Imagine a theoretical parallel universe that does not have and never had a gravitational force. Loose hydrogen atoms would still have formed, and in some cases might have formed H2, but would not coalesce into nebulae or stars. Without gravitational force pulling the hydrogen together, could fusion have occurred to form He? How about heavier elements? The universe would, in any case, be a diffuse cloud of gas, but would the electromagnetic force be strong enough to drive fusion and create heavier elements (not looking for Uranium or anything, but like, Carbon), or would it just be a low-density cloud of hydrogen, for all eternity?
Hydrogen and Helium only
This link tells the story of the big bang aftermath:
It includes the formation of helium using a process which doesn't include gravity at all.
However, the link goes on to explain that nothing other than hydrogen or helium is produced for millions of years.
A million years of cosmic expansion, with all atoms all accelerating away from each other, with nothing to start clustering them. Yeah it'll just be a cloud of hydrogen and helium.
The universe would, in any case, be a diffuse cloud of gas, but would the electromagnetic force be strong enough to drive fusion and create heavier elements
The reason why the heavier elements are formed is because the atoms are forced in close proximity and at a very high temperature; both phenomena are driven (initially at least) by gravity. Left to itself, the electromagnetic force would actually keep atoms apart, and the nuclear forces would have no chance of entering into play.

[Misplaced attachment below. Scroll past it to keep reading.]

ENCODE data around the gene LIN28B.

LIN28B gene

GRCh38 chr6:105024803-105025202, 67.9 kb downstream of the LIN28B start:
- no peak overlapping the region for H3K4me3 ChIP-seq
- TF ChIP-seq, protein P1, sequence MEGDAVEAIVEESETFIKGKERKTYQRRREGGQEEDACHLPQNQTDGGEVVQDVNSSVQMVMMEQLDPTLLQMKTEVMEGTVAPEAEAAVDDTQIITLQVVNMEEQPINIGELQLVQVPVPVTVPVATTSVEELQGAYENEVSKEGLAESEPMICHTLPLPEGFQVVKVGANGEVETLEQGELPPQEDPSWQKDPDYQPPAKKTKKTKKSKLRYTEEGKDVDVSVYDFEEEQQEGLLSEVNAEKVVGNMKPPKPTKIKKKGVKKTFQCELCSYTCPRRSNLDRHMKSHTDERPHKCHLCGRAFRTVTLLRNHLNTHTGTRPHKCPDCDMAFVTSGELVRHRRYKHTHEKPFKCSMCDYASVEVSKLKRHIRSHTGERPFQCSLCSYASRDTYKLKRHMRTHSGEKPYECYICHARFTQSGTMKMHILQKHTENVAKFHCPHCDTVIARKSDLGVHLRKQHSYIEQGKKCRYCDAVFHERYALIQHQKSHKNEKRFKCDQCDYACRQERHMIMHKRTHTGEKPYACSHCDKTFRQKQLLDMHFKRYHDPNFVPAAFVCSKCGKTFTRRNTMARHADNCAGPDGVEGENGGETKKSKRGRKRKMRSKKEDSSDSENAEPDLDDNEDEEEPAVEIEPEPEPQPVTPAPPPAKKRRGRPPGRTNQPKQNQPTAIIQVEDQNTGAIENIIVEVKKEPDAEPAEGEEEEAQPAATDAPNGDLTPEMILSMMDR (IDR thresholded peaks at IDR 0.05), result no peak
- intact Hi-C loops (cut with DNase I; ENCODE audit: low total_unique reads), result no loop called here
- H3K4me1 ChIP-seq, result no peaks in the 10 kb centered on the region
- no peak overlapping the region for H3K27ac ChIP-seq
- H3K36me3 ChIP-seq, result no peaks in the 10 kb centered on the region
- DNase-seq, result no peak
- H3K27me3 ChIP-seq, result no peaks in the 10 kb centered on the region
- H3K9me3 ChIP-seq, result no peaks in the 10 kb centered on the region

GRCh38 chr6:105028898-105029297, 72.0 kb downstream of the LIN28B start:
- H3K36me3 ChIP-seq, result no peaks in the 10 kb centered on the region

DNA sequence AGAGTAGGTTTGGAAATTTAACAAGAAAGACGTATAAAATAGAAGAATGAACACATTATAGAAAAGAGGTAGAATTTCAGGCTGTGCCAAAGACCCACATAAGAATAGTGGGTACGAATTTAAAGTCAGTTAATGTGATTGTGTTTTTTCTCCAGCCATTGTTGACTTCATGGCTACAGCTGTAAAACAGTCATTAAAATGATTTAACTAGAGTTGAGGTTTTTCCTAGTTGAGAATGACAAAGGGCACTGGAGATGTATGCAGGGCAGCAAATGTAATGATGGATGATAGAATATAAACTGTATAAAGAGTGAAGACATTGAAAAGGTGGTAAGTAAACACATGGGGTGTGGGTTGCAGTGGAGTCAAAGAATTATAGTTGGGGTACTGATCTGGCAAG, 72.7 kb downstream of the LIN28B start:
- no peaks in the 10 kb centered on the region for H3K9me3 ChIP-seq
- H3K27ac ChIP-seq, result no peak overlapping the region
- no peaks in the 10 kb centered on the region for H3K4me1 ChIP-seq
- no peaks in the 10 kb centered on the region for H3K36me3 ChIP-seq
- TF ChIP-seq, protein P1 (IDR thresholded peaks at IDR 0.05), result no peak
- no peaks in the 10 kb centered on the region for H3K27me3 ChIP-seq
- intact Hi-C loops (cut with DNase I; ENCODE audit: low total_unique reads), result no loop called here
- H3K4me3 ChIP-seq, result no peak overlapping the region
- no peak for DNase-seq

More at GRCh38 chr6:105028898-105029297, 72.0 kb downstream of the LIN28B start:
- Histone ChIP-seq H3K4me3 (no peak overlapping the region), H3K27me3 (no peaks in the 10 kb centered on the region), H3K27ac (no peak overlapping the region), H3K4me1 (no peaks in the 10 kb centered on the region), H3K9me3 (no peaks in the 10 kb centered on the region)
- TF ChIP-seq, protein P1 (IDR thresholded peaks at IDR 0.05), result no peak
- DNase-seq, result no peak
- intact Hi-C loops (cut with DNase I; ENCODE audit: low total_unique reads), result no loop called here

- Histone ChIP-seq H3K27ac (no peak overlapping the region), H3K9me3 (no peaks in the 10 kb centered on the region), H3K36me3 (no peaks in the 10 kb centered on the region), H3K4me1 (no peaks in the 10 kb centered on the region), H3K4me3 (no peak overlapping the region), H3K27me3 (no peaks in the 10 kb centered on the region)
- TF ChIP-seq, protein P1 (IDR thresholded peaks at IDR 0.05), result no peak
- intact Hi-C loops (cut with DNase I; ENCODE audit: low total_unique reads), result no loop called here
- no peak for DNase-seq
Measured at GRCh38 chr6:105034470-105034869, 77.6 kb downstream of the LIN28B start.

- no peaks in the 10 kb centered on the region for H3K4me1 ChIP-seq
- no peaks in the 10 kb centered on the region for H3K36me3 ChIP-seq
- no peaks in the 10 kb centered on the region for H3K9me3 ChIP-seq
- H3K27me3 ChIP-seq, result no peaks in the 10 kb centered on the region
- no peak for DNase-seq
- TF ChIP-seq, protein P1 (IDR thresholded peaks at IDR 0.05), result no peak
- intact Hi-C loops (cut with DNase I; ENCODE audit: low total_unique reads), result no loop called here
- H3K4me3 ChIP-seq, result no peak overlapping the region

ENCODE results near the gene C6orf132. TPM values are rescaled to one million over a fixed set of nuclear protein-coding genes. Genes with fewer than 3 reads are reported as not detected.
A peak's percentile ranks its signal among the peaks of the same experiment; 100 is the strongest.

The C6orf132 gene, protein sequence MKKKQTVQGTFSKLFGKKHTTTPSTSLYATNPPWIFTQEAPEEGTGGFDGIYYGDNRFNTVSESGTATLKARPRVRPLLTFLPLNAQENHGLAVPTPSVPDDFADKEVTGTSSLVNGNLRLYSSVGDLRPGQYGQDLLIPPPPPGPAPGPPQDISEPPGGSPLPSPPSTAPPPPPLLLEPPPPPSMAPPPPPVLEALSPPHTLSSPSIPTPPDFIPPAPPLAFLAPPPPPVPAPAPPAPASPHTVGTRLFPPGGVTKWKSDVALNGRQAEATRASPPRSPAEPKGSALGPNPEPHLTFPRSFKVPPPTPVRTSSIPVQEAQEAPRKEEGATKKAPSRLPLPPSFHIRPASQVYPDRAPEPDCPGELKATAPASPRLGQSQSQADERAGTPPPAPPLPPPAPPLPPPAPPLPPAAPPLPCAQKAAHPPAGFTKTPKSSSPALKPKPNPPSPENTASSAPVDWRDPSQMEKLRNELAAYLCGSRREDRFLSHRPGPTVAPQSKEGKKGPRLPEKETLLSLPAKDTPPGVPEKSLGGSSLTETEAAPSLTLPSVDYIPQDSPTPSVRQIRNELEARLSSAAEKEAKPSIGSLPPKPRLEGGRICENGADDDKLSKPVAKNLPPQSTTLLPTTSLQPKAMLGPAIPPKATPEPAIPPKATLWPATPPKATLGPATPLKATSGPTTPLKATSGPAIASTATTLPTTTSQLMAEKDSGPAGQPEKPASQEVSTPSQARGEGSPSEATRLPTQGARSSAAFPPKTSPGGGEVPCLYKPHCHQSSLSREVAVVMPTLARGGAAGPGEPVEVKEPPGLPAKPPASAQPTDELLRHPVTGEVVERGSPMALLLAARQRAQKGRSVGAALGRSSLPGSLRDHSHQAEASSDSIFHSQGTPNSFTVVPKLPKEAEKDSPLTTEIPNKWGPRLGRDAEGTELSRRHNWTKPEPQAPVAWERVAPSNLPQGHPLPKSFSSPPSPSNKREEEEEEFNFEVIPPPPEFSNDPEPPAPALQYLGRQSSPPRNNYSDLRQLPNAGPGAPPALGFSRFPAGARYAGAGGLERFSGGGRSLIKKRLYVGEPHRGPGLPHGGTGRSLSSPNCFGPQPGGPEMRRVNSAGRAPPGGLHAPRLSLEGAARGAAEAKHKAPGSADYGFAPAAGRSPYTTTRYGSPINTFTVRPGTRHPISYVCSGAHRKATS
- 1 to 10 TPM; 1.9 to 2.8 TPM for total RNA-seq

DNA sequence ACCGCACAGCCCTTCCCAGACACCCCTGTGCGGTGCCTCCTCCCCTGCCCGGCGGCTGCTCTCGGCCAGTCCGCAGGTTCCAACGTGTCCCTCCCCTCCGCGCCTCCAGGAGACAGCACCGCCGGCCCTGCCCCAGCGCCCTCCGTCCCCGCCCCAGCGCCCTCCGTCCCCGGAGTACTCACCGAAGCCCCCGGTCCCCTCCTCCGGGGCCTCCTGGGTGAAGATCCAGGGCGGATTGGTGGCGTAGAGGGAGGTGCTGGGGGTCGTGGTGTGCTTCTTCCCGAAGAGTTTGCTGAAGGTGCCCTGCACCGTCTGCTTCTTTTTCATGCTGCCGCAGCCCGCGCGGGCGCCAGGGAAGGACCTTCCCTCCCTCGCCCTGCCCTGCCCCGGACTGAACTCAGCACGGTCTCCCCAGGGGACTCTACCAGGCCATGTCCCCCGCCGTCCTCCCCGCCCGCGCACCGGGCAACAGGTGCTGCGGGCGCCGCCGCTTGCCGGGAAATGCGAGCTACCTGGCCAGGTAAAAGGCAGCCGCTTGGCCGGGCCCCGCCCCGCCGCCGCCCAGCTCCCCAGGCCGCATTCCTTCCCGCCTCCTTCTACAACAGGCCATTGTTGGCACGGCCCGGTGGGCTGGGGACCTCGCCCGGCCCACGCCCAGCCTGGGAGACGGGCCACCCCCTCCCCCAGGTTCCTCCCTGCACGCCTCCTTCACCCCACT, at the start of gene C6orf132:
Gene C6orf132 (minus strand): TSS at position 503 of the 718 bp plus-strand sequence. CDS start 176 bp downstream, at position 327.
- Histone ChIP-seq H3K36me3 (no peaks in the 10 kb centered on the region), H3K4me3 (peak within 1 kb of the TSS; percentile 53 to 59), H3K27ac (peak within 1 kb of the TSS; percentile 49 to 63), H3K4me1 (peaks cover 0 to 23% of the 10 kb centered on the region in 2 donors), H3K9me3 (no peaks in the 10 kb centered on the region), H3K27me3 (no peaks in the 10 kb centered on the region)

Without gravity, atoms will just keep on expanding after the Big Bang, getting thinner and colder all the time. Possibly some random helium atom might form in the very first instants, but nothing else.
"What if pi was not 3.14..." is what I thought when I read your question. The answer being, we don't know.
Removing gravity from our universe changes everything at such a fundamental Level that, to be quite honest, nobody can imagine what would happen.
To stick to the pi example, if pi was rational, that would indicate something with the geometry of our universe being different. Which in of itself has so many implications that your universe in which pi = 4 might as well just be a different one.
Same with your question, the universe would not be the same in any shape or form.